|Photograph by Joe Palermo|
Which work(s) most influenced you when growing up?
A la recherche du temps perdu, and the music of Courtney Love.
Where do you write?
Everywhere, bar the ice rink.
Who or what had the biggest impact on your creative life?
Criticism has changed the course of my creative growth more than once. For better or for worse, I can't un-hear what people say about my work.
Cured Meat is unusual in being both a novel and collection of short stories, and you say readers can start anywhere. Was that a conscious choice of structure or an evolution?
The idea was always at the back of my head, and suddenly it happened.
I've always found this type of book magically sexy, a quirky rarity, a law unto itself, a total mind-bender. Until the last minute, I thought I wouldn't pull it off.
The original question here is “Do you have tropes that you most overuse?” But under the circumstances, I’ll ask if you have anything you regard as a bad writing habit.
All my habits suck -- I don't have time to write, So I take the time out of something else. My job, my social life, my health and fitness, everything gets trashed a little. Especially my hair and make-up.
Let’s talk about the pseudonym. What were your reasons and why did you choose Polly Trope?
Oh, well, how would you feel if you were on the job market and your HR manager googles your name and first of all sees "prostitute", "mental hospital", "drug user"...
This is the heart of the problem: people can't be all they are, and live happily. I've got a whole litany of peer groups giving me a hard time. So I created Polly.
The whole book is based on the erratic and wondrous wanderings of Odysseus. Polytropos is one of Odysseus' epithets, hence "Polly Trope".
How far are you influenced by other media, such as poetry, video or music?
I'm influenced by poetry through its inventive use of language and its ability to convey more meaning than there at first seems to be.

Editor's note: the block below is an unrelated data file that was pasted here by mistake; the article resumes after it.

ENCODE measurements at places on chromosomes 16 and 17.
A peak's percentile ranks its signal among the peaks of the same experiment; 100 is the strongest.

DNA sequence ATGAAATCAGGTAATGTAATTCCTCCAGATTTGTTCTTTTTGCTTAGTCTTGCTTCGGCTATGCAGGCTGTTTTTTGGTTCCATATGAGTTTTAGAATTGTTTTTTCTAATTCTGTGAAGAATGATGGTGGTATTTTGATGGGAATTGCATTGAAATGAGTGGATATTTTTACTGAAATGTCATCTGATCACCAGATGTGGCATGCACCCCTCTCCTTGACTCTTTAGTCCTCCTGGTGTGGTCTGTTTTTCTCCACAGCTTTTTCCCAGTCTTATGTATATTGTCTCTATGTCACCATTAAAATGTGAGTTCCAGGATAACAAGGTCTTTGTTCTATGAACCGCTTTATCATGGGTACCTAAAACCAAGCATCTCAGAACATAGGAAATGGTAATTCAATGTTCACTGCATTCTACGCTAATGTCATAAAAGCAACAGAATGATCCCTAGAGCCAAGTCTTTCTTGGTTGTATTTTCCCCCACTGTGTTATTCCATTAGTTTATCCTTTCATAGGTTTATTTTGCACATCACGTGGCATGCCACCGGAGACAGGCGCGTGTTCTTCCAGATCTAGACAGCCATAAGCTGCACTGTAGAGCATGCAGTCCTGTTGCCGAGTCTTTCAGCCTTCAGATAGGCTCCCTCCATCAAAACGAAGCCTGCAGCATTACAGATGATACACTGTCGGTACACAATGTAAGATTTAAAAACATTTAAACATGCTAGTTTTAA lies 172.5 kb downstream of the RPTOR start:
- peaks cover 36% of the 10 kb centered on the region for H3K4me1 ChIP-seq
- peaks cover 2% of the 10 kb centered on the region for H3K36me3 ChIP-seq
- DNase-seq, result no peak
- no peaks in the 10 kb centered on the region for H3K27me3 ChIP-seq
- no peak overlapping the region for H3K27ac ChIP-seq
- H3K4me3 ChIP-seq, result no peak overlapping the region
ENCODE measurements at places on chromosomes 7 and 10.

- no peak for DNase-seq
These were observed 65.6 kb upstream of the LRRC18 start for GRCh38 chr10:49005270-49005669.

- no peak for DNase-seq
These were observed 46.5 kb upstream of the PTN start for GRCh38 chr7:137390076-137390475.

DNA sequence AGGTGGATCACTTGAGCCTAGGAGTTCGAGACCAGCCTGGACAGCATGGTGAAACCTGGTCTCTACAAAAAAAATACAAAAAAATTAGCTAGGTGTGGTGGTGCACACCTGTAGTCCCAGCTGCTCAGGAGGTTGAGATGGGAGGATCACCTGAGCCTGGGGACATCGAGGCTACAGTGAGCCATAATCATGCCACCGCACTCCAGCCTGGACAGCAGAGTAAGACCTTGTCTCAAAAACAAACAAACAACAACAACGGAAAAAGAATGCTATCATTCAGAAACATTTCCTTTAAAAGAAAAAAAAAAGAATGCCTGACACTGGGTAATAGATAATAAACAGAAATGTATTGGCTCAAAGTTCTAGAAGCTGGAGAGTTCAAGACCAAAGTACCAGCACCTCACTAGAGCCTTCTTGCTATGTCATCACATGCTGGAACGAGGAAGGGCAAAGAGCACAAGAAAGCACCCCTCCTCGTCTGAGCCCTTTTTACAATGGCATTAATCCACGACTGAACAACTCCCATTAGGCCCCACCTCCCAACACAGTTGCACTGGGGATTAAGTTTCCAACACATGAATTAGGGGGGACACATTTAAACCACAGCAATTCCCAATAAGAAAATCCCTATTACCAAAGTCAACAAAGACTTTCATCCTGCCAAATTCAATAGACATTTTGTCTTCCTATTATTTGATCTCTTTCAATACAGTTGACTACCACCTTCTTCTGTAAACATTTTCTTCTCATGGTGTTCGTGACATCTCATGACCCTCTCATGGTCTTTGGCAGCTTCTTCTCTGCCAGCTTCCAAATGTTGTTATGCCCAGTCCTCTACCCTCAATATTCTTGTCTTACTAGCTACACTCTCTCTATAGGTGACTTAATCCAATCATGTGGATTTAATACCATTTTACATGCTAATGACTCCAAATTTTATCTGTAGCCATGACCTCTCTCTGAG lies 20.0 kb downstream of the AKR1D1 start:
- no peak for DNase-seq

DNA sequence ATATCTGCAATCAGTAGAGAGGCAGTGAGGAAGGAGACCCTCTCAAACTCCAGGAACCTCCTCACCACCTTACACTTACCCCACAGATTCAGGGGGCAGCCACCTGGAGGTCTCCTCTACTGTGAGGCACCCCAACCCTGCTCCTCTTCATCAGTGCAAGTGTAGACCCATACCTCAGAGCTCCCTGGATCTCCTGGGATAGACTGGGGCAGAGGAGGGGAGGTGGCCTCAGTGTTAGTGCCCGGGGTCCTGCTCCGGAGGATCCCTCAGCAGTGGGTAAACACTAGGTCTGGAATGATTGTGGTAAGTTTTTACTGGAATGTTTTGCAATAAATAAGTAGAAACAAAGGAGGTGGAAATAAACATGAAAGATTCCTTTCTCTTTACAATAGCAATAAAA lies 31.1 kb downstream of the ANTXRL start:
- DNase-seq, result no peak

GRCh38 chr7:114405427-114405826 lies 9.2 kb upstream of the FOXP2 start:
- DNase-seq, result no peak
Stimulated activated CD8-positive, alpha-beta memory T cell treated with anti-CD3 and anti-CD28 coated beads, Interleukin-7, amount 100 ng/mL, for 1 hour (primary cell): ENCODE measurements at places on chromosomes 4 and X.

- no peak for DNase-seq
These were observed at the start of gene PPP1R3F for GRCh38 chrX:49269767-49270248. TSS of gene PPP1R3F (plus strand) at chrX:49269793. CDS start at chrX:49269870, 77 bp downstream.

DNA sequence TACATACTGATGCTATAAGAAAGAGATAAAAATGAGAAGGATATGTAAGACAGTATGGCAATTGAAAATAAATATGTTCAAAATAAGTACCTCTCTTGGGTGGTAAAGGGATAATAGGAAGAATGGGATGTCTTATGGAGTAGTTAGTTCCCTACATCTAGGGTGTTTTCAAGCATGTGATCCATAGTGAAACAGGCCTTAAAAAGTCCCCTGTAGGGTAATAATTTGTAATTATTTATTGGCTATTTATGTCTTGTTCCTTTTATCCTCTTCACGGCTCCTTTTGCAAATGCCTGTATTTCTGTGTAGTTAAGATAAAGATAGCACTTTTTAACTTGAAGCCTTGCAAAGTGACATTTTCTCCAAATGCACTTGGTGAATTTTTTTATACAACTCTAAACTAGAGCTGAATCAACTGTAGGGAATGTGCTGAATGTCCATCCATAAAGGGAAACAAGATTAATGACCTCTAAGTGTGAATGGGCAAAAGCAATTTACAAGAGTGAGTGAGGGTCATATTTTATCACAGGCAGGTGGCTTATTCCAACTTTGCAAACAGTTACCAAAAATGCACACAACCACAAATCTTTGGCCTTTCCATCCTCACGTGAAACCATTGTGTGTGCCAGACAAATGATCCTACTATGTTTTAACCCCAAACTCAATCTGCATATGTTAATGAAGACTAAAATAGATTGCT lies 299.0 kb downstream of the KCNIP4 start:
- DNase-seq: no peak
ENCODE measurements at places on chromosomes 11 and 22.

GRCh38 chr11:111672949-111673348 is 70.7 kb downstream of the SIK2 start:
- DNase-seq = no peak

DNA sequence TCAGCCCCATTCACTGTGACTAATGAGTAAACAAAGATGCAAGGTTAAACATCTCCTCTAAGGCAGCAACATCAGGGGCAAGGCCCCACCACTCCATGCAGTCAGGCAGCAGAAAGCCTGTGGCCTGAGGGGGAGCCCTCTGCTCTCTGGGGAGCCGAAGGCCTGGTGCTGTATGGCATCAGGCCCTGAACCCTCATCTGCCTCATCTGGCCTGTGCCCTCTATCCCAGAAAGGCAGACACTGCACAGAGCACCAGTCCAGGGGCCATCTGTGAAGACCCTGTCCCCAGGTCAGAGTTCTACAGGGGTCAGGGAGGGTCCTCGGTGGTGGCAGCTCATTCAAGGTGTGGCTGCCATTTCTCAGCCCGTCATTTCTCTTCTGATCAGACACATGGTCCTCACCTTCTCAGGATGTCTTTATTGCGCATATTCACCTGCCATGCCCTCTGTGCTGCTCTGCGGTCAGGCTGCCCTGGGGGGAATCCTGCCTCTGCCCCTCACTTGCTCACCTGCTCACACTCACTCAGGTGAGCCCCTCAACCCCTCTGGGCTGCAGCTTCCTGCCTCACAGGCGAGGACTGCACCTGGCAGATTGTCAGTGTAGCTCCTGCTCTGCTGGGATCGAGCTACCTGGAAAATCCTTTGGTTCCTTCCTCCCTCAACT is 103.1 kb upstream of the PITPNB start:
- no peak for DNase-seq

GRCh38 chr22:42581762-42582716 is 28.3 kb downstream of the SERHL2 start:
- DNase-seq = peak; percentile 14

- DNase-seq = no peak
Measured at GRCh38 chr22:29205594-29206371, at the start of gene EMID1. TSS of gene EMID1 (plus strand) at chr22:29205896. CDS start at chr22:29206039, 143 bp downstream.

Influenced by music in terms of realizing that there's a lot of beauty in darkness and that even the most unworldly sensations can be achieved through intelligent, creative use of notation. I try to get there with the use of words too.
I interviewed Jeet Thayil about his novel Narcopolis and his years of drug addiction. He said revisiting those memories was the opposite of cathartic. How did you feel while writing about your experiences?
To be honest I don't have a very clear recollection of the time. I relied on journal entries heavily. Indeed it was one of the more depressing things to write, but my whole novel is about making the experiences open for strangers to experience them themselves, rather than focusing on the fact of it being my personal experience that no-one else can have.
Does your creative process operate differently depending on whether you’re in London or Berlin?
What are the advantages of publishing with a small press such as Oneiros Books?
Oneiros Books is a collective of self-published authors. In that sense, I'm more self-published than small press.
You have to think of Oneiros as a music label, but for books. I get a huge kick out of belonging to a group like that and I genuinely love many of the works and projects that have come out of there.
The good thing about self-publishing is that I can write and publish what you want. And I make more money. Not that it's a lot, but it's more than if I, an obscure, foreign, female, young, first-time author, had gone to a publisher and tried to persuade them that my book would be worth their while. I just didn't think the chances of that happening were great, so I never tried.
And it's also amazing to be in touch with your readers, to know who you do it for.
Which book has impressed you most this year?
Legends of the Chelsea Hotel.
Would you tell us what you’re currently working on?
A thing called "fucking princess", it's a blog. It's about life as a woman in a world where womanhood is defined by fashion advertising, where people try to combat age and combat feeling by means of all kinds of mechanical delights, plastic and fake dreams. Barbie meets Pink Floyd at the Truman Show.
You’re often described as a nomad. Where do you want to go next?
To Blackpool. Yes, really.
By JJ Marsh